A federal jury in Portland has ruled against a Bremen couple who sued their financial adviser after he persuaded them to invest in a fund that was tied to infamous stockbroker Bernie Madoff.

Daniel and Suzanne Goldenson, formerly of New Jersey, lost their case against John “Launny” Steffens, founder of Spring Mountain Capital, and the firm’s chief operating officer, Gregory Ho.

The couple sought $4.8 million plus damages for mental anguish.

Following a 10-day jury trial in U.S. District Court, the jury last month ruled that Steffens and Ho had done nothing wrong. Chief Judge John A. Woodcock Jr. presided over the case. The Goldensons have until the end of August to decide whether to file an appeal with the U.S. Court of Appeals for the First Circuit in Boston.

“We are delighted that the jury found in our favor on all counts,” said Jamie Kilbreth, an attorney with Drummond Woodsum in Portland who represented the defendants.

Madoff, a former stockbroker, investment adviser and financier, was the mastermind of a Ponzi scheme – the largest in U.S. history – that defrauded thousands of investors of billions of dollars. He was convicted and sentenced in 2009 to 150 years in prison.

The Goldensons filed a lawsuit in 2010 against Steffens and Ho. According to court documents, the couple claimed that Steffens and his firm did not provide them with information about where their money was being invested after they moved their investments from Merrill Lynch to Spring Mountain Capital in 2001. Steffens was a former Merrill Lynch executive, who left in 2001 to start his new firm.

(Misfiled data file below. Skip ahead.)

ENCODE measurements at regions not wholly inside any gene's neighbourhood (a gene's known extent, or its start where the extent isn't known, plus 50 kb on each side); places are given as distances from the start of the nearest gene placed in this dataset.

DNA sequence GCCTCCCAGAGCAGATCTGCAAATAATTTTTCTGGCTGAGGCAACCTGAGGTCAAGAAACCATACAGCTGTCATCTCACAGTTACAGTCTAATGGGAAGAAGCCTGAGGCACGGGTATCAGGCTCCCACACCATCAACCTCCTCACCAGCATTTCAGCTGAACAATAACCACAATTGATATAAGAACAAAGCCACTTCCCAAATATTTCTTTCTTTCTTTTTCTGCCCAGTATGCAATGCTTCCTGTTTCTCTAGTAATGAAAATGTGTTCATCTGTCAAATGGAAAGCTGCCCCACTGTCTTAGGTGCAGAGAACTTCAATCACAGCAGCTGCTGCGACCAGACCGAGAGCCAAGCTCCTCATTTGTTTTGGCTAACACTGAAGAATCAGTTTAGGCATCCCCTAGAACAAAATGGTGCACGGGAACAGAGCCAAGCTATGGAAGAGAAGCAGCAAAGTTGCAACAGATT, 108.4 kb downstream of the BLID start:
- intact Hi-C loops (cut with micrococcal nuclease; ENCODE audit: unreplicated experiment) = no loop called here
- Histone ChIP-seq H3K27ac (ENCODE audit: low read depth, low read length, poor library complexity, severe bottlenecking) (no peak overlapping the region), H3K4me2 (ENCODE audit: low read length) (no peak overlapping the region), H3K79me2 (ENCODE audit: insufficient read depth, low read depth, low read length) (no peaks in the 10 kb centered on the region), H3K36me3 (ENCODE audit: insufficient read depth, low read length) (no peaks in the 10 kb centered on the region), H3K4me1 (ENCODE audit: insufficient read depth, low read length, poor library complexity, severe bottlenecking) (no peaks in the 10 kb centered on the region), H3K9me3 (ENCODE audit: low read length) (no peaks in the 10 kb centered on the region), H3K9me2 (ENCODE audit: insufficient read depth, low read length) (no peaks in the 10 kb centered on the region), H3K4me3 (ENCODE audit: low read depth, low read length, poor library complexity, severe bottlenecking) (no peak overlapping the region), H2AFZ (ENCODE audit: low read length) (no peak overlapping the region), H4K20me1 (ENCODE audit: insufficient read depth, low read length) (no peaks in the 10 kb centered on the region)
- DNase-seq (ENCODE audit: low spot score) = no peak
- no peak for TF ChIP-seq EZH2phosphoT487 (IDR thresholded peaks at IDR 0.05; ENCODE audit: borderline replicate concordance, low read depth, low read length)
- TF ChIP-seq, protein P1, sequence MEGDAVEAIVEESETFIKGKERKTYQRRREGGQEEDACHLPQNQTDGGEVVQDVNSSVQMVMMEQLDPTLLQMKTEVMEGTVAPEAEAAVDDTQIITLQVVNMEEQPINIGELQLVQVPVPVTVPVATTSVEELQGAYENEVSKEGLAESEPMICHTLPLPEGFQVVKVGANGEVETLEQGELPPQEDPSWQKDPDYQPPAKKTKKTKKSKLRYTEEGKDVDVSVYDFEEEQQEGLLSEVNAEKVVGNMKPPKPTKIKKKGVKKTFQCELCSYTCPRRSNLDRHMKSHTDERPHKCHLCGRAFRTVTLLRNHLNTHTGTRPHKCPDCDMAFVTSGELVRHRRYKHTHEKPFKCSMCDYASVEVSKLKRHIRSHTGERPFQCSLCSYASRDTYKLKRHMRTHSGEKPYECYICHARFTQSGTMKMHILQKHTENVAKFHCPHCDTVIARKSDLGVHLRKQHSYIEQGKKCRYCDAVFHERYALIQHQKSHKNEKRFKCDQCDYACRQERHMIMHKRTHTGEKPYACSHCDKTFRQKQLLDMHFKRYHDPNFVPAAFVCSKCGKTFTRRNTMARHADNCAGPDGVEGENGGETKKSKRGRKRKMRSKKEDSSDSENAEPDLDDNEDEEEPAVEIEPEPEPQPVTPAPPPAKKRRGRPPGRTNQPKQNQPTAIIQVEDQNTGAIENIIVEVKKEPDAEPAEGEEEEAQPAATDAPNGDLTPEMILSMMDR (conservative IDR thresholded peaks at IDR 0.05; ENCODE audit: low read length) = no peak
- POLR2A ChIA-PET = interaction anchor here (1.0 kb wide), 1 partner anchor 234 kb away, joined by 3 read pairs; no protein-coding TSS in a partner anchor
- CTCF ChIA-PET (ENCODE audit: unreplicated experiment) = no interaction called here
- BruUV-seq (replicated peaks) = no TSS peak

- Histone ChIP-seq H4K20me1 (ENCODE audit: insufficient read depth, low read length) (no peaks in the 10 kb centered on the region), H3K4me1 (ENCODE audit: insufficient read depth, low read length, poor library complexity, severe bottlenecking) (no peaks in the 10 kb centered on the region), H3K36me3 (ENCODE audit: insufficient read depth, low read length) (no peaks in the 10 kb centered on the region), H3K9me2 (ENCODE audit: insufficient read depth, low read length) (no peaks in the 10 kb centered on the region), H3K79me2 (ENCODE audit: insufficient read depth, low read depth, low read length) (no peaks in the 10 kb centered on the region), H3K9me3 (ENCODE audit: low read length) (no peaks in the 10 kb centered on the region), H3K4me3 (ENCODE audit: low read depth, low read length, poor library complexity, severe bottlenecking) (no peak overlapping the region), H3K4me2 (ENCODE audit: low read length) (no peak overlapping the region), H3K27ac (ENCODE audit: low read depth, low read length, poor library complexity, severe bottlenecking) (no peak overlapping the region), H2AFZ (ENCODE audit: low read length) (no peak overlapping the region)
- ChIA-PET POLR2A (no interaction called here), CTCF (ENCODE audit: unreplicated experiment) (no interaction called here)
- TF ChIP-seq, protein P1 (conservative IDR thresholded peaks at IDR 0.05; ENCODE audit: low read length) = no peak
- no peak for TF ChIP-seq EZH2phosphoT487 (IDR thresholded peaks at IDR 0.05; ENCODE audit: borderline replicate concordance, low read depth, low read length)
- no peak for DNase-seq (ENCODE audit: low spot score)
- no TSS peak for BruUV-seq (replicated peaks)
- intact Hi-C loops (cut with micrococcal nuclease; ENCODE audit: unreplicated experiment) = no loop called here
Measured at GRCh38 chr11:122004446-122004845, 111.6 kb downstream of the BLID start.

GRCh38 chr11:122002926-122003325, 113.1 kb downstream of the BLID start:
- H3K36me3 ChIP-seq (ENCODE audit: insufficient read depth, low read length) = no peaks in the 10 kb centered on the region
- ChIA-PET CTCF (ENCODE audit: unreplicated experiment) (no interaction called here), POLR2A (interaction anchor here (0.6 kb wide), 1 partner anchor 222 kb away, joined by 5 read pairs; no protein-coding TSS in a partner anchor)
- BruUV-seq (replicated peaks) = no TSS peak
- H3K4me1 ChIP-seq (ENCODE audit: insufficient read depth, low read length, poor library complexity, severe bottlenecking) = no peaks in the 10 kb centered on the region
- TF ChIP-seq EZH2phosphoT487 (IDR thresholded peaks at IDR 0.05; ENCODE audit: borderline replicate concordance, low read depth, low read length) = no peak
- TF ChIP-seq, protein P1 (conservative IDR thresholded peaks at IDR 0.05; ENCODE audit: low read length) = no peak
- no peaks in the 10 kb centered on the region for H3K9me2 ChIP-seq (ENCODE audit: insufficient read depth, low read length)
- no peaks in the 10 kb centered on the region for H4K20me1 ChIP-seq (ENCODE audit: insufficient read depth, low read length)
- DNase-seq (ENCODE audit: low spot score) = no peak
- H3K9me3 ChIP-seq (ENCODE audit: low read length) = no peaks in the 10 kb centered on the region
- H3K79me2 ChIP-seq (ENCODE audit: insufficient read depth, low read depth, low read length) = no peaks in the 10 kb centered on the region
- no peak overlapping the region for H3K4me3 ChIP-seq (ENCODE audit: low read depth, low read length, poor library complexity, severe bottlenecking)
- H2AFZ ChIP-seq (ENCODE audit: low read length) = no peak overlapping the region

Had they known about Madoff’s involvement, the Goldensons said they would have pulled their money out of the Ascot Fund – a fund that was managed by J. Ezra Merkin, a close associate of Madoff. In court documents, the Goldensons allege the Ascot Fund became a “feeder fund” for Madoff.

“Their claim was about losses in a fund that we didn’t manage,” Kilbreth said. “Their claim didn’t make any sense. I think the jury felt that it (the lawsuit) was a way to blame someone for the Madoff disaster.”

A statement issued by Drummond Woodsum said that the defendants were falsely accused for breach of fiduciary duty, fraudulent misrepresentation, securities fraud and intentional infliction of emotional distress.

Drummond Woodsum said the Goldensons made $1.6 million on their investments in Spring Mountain funds, but lost about $1.1 million in a separate investment they made in the Ascot Fund.

Thimi Mina, who represented the Goldensons, said that his clients are considering their legal options, including an appeal to the First Circuit court in Boston.

“My clients respect the jury’s opinion, but are deeply disappointed by the verdict,” Mina said Wednesday.

Dennis Hoey can be contacted at 791-6365 or at:

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